There being no hymn requests currently unserved (I hope!), let me dip into my store of Sunday school favorites for this one, by Fanny Crosby in 1875–Draw Me Nearer. Organ and piano–the old-fashioned way!–at Rosehill Church. No choir, but we have the lyrics if you want to sing along. Background sets by God the Father.
This was the first hymn that popped into my head today, so this is the first hymn I’m posting–To God Be the Glory, sung by the choir and congregation at The Church of God. I hope you like the way they sing it.
I loved this hymn years before I could find out what it was called: Jesus Saves (also called We Have Heard the Joyful Sound). Sung here at the United Reformed Church Synod 2012 at Nyack College, New York. Those are the tree-clad banks of the Hudson River–God’s stuff, the beautiful work of His hands.
I had occasion to quote from this hymn yesterday, and it stayed with me all day, so I decided that I ought to post it–How Firm a Foundation. I remember: our church hymnal called it “Portuguese hymn,” and we sang it to the tune of O Come, All Ye Faithful. Were we the only ones who did that?
Sung here by the Norton Hall Band at Southern Seminary.
Inspired by Psalm 95: 6,7, Come, Let Us Worship, sung by Fernando Ortega. Requested by Joshua.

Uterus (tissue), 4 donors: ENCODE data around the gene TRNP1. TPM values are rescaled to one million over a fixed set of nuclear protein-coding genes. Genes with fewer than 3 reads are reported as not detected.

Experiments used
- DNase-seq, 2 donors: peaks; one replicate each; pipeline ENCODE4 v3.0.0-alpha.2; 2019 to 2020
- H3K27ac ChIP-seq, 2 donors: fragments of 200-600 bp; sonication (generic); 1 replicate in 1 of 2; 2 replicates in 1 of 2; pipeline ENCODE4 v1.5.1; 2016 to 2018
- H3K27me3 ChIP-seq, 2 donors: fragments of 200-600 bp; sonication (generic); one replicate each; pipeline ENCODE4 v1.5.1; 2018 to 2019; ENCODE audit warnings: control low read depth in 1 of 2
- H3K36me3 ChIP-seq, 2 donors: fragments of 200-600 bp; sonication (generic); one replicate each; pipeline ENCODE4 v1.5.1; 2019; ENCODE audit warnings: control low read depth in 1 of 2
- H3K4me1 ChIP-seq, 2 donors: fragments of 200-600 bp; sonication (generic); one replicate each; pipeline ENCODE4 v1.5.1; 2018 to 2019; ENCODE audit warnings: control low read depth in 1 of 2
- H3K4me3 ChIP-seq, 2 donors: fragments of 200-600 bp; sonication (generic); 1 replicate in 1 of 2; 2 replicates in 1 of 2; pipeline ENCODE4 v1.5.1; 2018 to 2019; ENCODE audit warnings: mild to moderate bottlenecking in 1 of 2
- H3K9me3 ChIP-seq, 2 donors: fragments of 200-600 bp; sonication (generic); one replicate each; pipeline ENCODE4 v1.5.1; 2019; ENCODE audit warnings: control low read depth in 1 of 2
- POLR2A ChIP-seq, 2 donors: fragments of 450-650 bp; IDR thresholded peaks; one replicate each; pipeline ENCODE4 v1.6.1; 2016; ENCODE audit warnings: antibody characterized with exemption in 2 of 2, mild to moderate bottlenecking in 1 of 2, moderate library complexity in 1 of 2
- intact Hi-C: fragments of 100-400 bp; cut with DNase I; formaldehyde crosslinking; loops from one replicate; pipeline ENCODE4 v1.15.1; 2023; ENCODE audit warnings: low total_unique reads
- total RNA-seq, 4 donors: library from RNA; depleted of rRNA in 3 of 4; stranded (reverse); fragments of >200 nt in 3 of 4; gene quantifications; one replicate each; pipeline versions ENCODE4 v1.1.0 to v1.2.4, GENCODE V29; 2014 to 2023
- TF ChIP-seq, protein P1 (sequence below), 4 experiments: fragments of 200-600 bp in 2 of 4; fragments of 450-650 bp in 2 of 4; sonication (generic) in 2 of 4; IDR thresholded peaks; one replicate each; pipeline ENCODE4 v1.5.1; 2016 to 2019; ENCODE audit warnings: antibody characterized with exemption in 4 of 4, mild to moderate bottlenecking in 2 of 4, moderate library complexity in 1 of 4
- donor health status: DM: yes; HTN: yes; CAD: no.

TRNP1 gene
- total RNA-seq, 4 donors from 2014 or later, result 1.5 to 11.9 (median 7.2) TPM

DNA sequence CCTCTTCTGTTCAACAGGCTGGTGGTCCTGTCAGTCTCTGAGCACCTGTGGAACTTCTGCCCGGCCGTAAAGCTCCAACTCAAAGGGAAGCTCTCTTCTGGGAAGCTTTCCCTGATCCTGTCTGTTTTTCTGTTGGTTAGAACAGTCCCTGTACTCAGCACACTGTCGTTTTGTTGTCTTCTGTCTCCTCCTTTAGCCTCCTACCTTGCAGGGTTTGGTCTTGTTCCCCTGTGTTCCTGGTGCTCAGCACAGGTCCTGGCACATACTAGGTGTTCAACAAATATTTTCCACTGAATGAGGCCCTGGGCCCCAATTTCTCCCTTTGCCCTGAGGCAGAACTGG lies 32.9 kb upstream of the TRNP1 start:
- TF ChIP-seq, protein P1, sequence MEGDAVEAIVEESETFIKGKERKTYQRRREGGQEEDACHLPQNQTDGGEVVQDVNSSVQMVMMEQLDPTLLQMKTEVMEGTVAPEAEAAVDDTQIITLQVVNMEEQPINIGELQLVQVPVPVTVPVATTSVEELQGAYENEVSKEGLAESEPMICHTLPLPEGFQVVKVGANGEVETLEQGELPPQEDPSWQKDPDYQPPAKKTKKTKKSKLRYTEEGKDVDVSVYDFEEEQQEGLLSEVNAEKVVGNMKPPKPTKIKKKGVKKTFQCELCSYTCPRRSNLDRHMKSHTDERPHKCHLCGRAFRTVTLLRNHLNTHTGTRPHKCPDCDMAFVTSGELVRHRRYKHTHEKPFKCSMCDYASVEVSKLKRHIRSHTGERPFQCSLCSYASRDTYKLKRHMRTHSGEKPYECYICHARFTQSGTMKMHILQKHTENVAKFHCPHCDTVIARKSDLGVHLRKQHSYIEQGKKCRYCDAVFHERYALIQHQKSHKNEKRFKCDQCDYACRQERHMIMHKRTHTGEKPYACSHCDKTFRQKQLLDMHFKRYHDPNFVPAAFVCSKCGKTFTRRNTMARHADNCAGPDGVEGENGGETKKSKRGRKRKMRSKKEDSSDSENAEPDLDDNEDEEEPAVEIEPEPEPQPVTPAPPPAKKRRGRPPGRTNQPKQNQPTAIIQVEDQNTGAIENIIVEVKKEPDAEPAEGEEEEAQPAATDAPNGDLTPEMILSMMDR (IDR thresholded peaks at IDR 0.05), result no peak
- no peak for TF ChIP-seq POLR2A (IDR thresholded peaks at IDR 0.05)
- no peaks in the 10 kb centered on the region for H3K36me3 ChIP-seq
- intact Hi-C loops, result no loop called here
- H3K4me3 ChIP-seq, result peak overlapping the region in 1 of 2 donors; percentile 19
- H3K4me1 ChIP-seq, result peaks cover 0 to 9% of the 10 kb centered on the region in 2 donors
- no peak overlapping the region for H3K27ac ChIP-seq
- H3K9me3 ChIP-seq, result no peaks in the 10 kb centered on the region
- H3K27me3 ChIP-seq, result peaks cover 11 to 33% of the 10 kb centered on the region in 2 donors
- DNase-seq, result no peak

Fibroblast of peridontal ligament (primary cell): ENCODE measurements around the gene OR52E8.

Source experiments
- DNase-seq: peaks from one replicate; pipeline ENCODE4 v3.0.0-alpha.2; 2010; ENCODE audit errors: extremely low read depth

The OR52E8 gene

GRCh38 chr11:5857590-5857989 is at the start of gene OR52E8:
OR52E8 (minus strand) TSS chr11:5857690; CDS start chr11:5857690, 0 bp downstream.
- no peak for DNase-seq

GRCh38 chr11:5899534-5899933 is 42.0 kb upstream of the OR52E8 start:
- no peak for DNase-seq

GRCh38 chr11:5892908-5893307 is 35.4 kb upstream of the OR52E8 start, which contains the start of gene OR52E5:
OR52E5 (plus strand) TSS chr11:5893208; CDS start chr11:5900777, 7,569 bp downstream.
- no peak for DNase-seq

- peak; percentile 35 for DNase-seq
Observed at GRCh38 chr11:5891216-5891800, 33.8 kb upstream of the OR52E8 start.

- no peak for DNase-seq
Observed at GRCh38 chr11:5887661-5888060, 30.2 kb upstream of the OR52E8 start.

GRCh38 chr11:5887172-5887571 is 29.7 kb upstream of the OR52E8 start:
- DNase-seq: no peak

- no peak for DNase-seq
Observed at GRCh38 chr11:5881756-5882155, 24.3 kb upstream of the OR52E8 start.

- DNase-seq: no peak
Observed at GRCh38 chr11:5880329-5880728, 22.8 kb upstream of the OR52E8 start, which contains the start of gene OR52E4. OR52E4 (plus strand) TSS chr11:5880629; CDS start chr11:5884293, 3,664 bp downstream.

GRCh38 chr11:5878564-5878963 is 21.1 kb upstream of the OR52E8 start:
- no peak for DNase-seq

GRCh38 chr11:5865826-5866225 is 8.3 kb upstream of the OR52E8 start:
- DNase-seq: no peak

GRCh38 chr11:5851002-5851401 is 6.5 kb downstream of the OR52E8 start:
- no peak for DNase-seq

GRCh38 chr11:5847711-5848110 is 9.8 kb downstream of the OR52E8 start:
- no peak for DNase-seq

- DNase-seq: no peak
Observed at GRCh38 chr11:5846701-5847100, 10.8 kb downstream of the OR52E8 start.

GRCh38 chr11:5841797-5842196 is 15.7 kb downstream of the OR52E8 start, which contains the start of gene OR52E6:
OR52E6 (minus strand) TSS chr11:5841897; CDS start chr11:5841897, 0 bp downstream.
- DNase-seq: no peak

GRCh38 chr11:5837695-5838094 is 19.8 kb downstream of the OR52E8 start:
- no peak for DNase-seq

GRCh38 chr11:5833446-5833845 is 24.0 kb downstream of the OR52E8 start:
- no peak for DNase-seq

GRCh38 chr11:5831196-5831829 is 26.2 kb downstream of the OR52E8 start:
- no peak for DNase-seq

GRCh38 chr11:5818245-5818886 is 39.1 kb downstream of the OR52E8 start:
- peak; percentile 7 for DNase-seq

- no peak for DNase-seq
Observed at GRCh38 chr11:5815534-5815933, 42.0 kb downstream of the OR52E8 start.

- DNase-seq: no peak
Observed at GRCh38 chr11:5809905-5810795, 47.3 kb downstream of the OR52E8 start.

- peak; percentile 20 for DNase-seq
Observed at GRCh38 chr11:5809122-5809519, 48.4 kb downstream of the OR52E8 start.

There have been several requests for Rock of Ages lately. Not bad for a hymn published in 1775. Written by Augustus Toplady, sung here by the Antrim Mennonite Choir. Requested by Erlene.
Requested by Lydia–some of the girls from Fountainview Academy, visiting the Redwood Forest, California (that’s just one tree-trunk they’re sitting on!)–and Sitting at the Feet of Jesus.
You don’t mind if I post this again, do you? It’s one of my favorite hymns, and I love the way Nathan and Lyle do it. I once whistled it for a couple of deer, who stayed right where they were, just a few steps away, listening intently.
That last political story left a bad taste in my mouth, but here’s an antidote–our own friends and fellow bloggers, Joshua and Jeremy, performing In the Sweet By and By. Beautiful! I feel better already. And maybe, if we cheer them on enough, they’ll sing for us someday.
You can’t go wrong starting your day with a hymn. Charles Wesley wrote some 6,000 of them, including this one–Come, O Thou Traveler Unknown. Performed in 18th century style by Maddy Prior and the Carnival Band.